Letters

COVID-19 has exposed the economic uselessness of the numbers industry

Dear Editor,

According to Finance Minister Peter Turnquest, the National Insurance Board (NIB) has dumped $146 million into the domestic economy, with 43,200 Bahamians being beneficiaries of its unemployment scheme since March — six months ago — which is over $23 million per month.

Out of that 43,200, some 7,115 are self-employed Bahamians, who don’t typically contribute to NIB.

In addition to the NIB $146 million bailout, the Free National Movement (FNM) administration is currently dumping $1.3 million into the National Food Distribution Task Force on a weekly basis, having assisted 110,000 Bahamians via social services and other organizations. Social services has received $11.9 million so far.

Turnquest’s revelation to Parliament underscores the degree of the COVID-19 economic fallout in The Bahamas.

In a tourist-less Bahamas, very little new revenue is being generated.

It was commonly claimed that tourism accounted for 75 cents of every dollar spent in The Bahamas. Having said that, I believe that the current COVID-19 economic malaise exposes the economic uselessness of the web shop industry and the fallacy of its vociferous apologists, who lobbied the previous Progressive Liberal Party administration to regulate the numbers industry.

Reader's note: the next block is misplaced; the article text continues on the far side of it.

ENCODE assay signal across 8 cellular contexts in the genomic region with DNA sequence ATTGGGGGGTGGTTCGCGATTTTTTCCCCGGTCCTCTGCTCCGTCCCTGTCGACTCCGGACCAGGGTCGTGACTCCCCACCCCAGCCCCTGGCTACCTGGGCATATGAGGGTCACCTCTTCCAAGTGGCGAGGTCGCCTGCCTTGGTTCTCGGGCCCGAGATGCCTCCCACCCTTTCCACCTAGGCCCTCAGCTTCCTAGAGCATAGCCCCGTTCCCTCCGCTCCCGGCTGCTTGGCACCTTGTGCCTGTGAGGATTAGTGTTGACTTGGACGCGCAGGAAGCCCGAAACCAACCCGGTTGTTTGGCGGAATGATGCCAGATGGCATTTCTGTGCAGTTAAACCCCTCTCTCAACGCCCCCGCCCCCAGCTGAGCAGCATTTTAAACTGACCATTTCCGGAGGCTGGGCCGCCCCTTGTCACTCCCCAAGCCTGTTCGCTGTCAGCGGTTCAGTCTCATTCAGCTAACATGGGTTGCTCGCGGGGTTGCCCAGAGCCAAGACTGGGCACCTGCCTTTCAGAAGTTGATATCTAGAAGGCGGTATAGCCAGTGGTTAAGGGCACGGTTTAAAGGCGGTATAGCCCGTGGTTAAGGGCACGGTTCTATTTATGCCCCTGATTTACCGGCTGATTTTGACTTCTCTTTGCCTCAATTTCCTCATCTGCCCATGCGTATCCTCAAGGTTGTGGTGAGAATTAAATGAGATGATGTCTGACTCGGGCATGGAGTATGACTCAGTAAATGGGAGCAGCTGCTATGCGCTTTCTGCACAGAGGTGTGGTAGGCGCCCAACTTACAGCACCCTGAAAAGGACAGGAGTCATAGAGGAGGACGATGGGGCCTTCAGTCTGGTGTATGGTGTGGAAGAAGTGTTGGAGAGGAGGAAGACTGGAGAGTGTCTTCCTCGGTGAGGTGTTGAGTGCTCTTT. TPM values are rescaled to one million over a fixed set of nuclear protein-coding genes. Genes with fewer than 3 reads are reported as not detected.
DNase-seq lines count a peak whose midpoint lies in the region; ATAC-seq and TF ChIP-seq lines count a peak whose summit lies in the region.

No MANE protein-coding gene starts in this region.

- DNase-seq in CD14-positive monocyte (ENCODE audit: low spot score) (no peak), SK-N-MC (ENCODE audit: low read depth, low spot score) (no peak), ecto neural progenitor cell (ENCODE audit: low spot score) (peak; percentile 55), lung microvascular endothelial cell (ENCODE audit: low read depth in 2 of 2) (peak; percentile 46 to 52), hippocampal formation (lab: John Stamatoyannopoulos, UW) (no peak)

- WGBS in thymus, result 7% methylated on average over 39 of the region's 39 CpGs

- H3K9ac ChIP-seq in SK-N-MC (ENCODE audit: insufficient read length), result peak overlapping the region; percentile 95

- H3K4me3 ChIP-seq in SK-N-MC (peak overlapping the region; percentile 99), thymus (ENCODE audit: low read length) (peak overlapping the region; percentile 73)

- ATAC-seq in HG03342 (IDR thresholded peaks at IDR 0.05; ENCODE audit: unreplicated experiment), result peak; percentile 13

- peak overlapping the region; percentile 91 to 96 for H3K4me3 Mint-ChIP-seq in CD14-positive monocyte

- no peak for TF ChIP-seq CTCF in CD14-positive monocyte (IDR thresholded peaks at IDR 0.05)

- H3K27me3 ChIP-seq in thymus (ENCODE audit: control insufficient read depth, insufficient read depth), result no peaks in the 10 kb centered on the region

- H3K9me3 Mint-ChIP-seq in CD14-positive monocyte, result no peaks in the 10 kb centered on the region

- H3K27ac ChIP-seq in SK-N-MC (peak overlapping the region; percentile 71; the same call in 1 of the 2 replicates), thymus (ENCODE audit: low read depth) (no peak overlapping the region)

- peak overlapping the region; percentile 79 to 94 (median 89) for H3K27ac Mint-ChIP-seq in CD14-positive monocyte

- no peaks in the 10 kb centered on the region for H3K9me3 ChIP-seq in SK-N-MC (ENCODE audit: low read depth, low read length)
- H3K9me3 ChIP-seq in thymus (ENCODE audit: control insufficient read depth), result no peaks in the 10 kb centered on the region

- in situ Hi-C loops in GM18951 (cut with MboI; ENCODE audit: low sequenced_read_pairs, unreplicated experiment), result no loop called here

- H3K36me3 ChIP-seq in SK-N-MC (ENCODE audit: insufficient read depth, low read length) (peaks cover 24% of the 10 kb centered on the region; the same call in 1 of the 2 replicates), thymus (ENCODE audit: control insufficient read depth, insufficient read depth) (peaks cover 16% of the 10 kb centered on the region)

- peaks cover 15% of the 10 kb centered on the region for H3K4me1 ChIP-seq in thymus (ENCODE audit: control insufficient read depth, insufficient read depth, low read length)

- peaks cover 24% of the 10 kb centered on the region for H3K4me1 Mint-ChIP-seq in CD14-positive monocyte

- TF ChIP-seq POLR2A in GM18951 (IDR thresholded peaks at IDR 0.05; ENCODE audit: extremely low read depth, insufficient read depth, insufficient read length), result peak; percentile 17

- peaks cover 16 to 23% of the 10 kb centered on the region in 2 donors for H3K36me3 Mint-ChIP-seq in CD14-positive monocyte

Conversely, COVID-19 has vindicated the Bahamas Christian Council and its Save Our Bahamas campaign.

The Christian Council’s oft repeated claims that web shops did not generate wealth, and are essentially economic parasites, have been proven accurate by COVID-19.

Over the decades, Bahamians have dumped billions into the numbers industry, with one particular numbers house being rumored, on a ZNS Radio show in either 2019 or 2018, to have been daily raking in $1 million.

This is one instance of the unjust transfer of wealth that Save Our Bahamas talked about in the lead-up to the 2013 gaming referendum.

Had the hundreds of millions been saved by the Bahamian patrons of web shops, NIB wouldn’t have been relied on so heavily by the 43,000-plus Bahamians, many of whom would’ve been sitting on upwards of $20,000 in savings.

Instead, a few moguls are filthy rich.

Sure, the numbers industry has in its employment 3,000-plus Bahamians. But many of these jobs are paying minimum wage. And granted, the FNM did introduce a sliding scale tax system. Yet it still is tasked with dumping millions into the domestic economy as a stimulus, owing to the fact that many Bahamians are financially depleted, many of whom have frittered away tens of thousands of dollars on buying numbers.

In a January 17, 2013 Nassau Guardian article, the late Theresa Moxey-Ingraham claimed that “more than a third of the adult population participates in the gaming exercises…”

If Moxey-Ingraham was accurate, then one could assume that at least half the 43,200 NIB recipients gambles at web shops.

Had it not been for NIB and its economic bailout, The Bahamas would be in the exact same state as Haiti.

Where are the numbers apologists who made the rounds on ZNS and the two major dailies promoting the economic benefits of the web shop industry?

Truth be told, the numbers industry doesn’t create new wealth, as its very existence is contingent on gambling addicts frittering away their money.

If it was such an invaluable component to the economy, why are tens of thousands of Bahamians, many of whom support web shop gaming, begging NIB for financial assistance?

COVID-19 has exposed the numbers industry as an economic parasite.

Kevin Evans

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